Friday's strike on a Syrian airbase marks the first direct US attack on the Damascus regime, raising questions about the potential impact on American forces working to defeat the Islamic State group.
An immediate sign of potential fallout from the strike came from Moscow, which said it would strengthen Syrian air defenses to protect the country's key infrastructure.
Russia already has batteries of sophisticated S-300 and S-400 surface-to-air missiles in place.
These were not deployed in the US strike, but if used, such air defenses would radically alter Syria's aerial battlespace, where US planes have largely flown with little fear of getting shot down.
The United States has since late 2014 led a coalition against IS in Iraq and Syria, and flies dozens of sorties daily to bomb jihadist targets.
The vast military operation is notionally separate from Syria's brutal six-year war that has left more than 320,000 dead.
Syria's conflict began in March 2011 with anti-government protests, but has since spiraled into a bitter and complex civil war that has drawn in international players and jihadist fighters.
About 900 US ground troops, the bulk of them special operations forces, are in northern Syria, where they train and advise an Arab-Kurdish alliance fighting IS.
Further raising the stakes, Moscow also said it would cease talking to the United States on a military hotline the two powers use to keep each other apprised of where they are flying.
The channel was established in late 2015 after Russia entered Syria's conflict to prop up President Bashar al-Assad.
Moscow's move to abandon the hotline could dramatically raise the risk to pilots and ground forces on all sides, with near misses and misunderstandings far more likely in Syria's crowded skies.
The Pentagon has urged Russia to recommit to the line, and US officials say they will continue to try to use it.
"It is to the benefit of all parties operating in the air over Syria to avoid accidents and miscalculation, and we hope the Russian Ministry of Defense comes to this conclusion as well," said Major Adrian Rankine-Galloway, a Pentagon spokesman.
- Interloper -
Technically, the United States is the interloper in sovereign Syria, whereas the Russians are the invited guests.
But for the most part, the Russia-backed Syria regime has left the US coalition to conduct operations as the two sides focus on different foes in the tangled conflict.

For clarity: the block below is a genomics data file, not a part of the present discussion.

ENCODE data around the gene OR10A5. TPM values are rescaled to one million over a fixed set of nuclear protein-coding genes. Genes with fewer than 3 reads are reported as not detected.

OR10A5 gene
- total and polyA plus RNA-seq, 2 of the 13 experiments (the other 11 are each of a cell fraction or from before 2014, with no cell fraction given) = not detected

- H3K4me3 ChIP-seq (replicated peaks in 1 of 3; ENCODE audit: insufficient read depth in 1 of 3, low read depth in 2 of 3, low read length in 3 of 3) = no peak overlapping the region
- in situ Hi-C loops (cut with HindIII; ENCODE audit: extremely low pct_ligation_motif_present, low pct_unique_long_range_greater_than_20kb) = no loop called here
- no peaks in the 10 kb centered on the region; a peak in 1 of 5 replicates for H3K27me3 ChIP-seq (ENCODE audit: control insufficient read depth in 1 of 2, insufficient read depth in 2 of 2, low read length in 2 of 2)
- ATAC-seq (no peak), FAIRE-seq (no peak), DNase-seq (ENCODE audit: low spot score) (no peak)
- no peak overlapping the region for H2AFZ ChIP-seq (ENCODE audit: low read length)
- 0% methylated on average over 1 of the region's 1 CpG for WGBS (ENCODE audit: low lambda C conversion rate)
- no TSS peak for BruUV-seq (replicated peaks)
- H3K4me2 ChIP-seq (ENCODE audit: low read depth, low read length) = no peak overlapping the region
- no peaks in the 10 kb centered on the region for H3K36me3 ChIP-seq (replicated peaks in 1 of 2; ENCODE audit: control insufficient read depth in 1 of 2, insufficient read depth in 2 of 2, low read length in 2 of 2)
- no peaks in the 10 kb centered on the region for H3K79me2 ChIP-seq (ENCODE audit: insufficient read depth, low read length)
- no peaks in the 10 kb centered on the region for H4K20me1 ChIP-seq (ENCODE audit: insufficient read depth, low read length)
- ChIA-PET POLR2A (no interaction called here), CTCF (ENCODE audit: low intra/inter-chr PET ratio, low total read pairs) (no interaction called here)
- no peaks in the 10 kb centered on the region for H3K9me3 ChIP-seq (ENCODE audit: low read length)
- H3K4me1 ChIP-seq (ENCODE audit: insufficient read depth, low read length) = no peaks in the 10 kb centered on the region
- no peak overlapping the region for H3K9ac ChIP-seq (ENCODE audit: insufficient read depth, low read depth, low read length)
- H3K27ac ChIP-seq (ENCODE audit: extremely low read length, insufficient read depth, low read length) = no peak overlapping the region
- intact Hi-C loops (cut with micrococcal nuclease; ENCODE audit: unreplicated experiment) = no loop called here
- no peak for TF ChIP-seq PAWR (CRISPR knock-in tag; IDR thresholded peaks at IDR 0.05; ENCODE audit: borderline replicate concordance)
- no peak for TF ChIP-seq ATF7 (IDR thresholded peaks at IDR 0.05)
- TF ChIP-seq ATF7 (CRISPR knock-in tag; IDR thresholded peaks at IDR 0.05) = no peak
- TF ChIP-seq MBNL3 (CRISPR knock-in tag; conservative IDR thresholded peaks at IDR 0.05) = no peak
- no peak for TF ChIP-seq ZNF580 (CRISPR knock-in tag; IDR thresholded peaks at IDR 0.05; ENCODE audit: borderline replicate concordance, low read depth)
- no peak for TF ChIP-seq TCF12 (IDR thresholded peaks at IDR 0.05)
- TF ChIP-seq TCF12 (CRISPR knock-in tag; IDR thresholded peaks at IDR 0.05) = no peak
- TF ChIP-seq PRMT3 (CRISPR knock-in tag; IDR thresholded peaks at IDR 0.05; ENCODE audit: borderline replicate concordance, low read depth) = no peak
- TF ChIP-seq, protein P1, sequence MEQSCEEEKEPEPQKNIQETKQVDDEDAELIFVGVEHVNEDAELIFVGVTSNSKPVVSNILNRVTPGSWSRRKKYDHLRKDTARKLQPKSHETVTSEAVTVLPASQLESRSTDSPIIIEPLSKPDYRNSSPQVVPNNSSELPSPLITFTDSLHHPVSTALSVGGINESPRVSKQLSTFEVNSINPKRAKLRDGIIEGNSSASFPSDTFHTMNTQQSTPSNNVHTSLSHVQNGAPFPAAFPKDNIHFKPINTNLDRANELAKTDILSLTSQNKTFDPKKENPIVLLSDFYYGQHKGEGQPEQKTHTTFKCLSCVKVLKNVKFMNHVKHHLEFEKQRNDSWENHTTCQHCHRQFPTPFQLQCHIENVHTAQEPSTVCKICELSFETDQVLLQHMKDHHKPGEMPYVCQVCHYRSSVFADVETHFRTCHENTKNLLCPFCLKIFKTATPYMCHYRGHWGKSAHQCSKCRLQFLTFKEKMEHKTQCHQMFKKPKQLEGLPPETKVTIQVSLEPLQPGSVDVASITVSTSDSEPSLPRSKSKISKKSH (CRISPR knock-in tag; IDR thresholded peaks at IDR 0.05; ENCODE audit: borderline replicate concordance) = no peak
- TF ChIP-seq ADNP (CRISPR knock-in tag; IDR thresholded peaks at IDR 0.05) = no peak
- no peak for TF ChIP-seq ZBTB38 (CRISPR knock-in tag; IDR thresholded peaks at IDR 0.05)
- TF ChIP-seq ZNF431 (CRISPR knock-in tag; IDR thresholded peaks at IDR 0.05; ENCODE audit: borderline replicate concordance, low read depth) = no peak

The US-led coalition fighting IS has gone to great lengths to distance itself from the Syrian civil war and left the Russians to their own devices as they pounded rebel areas including east Aleppo.
Experts say that posture is unlikely to change for now, absent a broader and better articulated Syria policy.
In the space of just one week, the Trump administration has gone from floating tolerance to Assad staying in power to striking the airbase.
"The strikes are a reaction, but not a change of US strategy in Syria, to the extent that one exists," said Sarhang Hamasaeed, director of Middle East programs at the US Institute of Peace.
"The strategic focus has been on ISIS, and it will likely remain to be the same, unless blowback from the airstrikes draw in the US further, or Assad repeats other actions that will trigger more US intervention."
The limited nature of Friday's strike means retaliatory action against US forces is unlikely, experts say.
The missile bombardment of the airfield targeted only hangars, planes and logistics structures, not the runways, and contrary to demands of hawkish US lawmakers was not intended to ground Assad's air force.
"We have no indication at this point that there's been any escalatory or any attacks or any intelligence on retribution attacks on US forces," a senior military official said.
Christine Wormuth, a former Pentagon official under Obama who is now a senior advisor at the Center for Strategic and International Studies, said she did not currently see a risk of the Russians or the Syrians shooting at US planes.
"Of course, there is some risk that the Syrian military could choose to attack our forces on the ground, but I think that will be extremely unwise and risky for them to do," she added.